Although the Convention was unanimously adopted by the General Assembly in 1948 and signed two days later for the U.S. by President Harry Truman, it was not ratified by the U.S. until 1988 as discussed in a prior post.
The Minnesota Twin Cities of Minneapolis and St. Paul recently adopted resolutions declaring that the U.S.-Dakota War of 1862 was “genocide.”
Minneapolis did so on December 14, 2012. Unanimously introduced and adopted, the City Council’s resolution commenced by stating that the War “led to the mass execution of 38 Dakota, the largest in the history of the United States, and the genocide of the Dakota people.” The resolution also said, “Indigenous women, children and elderly were held in a concentration camp at the base of Fort Snelling, separated from the men, before being exiled to reservations in neighboring states and Canada, and later being stripped of their culture and traditions in boarding schools and subjected to white culture and religions.”
With these factual predicates, the Minneapolis resolution declared that:
“every effort must be made to ensure that the Dakota perspective is presented during the year 2012-2013, through discussions at forums, events, symposia, conferences and workshops, to include the complex issues listed above;”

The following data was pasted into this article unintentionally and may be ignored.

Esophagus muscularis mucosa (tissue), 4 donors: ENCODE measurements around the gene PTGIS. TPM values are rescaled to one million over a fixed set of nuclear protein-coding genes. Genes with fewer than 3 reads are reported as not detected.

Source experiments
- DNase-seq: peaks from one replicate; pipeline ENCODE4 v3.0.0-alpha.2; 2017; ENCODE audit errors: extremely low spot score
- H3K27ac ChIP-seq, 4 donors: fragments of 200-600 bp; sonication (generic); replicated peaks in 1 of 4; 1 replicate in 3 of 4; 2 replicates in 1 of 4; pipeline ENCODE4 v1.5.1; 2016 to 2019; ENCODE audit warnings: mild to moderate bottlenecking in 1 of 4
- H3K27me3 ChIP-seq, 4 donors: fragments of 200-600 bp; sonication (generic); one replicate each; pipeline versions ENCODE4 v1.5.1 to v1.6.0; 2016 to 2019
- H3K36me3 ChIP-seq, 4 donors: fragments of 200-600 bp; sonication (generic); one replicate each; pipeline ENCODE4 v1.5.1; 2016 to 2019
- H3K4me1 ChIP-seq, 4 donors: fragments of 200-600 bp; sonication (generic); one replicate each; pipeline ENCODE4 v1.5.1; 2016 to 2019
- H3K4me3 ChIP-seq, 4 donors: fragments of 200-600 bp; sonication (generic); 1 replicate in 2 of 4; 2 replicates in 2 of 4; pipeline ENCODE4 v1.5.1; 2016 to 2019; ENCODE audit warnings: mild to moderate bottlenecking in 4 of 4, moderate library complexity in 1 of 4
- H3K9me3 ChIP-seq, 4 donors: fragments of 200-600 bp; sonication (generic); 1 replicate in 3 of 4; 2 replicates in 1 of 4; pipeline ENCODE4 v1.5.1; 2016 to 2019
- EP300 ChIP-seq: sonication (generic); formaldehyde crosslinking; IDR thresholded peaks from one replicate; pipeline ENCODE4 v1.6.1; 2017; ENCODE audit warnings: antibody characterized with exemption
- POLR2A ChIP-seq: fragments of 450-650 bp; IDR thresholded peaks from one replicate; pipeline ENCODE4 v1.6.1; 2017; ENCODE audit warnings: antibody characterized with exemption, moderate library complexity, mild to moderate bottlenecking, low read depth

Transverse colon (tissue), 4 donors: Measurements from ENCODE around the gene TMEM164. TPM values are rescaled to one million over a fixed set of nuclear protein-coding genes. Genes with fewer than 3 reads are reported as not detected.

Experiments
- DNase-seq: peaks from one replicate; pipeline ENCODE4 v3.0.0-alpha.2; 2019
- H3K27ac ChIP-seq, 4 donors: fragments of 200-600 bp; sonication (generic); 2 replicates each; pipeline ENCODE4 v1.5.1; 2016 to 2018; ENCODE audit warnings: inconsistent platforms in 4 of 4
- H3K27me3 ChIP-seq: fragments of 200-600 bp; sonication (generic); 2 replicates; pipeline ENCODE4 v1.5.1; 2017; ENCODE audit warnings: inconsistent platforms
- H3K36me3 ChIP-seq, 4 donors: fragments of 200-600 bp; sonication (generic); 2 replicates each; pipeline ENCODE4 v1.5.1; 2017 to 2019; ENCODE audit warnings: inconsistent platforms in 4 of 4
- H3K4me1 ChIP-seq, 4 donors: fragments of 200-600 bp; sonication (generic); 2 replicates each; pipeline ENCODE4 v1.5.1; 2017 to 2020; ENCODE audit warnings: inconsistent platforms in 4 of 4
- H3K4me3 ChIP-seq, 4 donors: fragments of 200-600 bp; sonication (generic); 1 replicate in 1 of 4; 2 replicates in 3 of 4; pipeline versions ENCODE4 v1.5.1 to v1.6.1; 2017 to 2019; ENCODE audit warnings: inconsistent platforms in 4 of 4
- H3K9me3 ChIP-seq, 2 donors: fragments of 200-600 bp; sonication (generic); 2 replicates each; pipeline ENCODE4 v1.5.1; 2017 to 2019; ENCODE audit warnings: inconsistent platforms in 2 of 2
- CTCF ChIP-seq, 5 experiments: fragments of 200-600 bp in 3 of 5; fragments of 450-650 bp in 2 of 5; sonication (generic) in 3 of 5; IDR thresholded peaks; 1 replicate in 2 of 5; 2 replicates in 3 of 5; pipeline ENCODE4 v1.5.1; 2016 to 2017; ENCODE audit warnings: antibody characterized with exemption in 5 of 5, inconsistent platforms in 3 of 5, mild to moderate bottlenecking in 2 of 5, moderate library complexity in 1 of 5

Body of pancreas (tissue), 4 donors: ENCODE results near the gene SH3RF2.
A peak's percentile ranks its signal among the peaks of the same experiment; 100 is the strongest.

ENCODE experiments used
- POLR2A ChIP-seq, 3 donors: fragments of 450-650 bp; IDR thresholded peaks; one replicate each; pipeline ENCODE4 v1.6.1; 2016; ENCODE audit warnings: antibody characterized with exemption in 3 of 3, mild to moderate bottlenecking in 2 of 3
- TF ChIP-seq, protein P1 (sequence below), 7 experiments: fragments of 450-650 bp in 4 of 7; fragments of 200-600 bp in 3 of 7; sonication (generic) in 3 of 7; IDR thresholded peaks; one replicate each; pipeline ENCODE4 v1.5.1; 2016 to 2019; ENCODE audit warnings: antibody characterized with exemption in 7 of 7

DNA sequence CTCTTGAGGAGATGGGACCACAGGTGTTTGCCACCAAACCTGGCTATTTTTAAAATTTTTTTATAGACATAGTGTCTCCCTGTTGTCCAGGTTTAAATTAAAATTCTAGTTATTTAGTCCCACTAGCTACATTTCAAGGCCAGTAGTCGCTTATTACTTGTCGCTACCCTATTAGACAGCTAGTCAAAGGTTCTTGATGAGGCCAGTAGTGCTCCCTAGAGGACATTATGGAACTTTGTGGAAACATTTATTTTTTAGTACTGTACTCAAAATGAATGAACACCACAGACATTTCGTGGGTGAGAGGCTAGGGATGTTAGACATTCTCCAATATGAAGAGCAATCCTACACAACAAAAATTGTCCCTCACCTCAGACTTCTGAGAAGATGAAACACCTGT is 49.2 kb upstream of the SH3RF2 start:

“the City of Minneapolis works to promote the well-being and growth of the American Indian community, including Dakota People;”
“these efforts during the years 2012 and 2013 will mark the beginning of future dialogues and efforts to rectify the wrongs that were perpetrated during, and since, the year 1862, a tragic and traumatic event for the Dakota People of Minnesota;” and
“the year 2012-2013 is hereby designated “The Year of the Dakota: Remembering, Honoring, and Truth-Telling,” from December 26, 2012 to December 26, 2013.”
St. Paul joined its sister city on January 9, 2013, with a nearly identical resolution by its city council. It labeled the War as the start of “the genocide of the Dakota people” that included holding them after the war “in a concentration camp at the base of Fort Snelling.” This resolution declared 2013 as “the Year of the Dakota.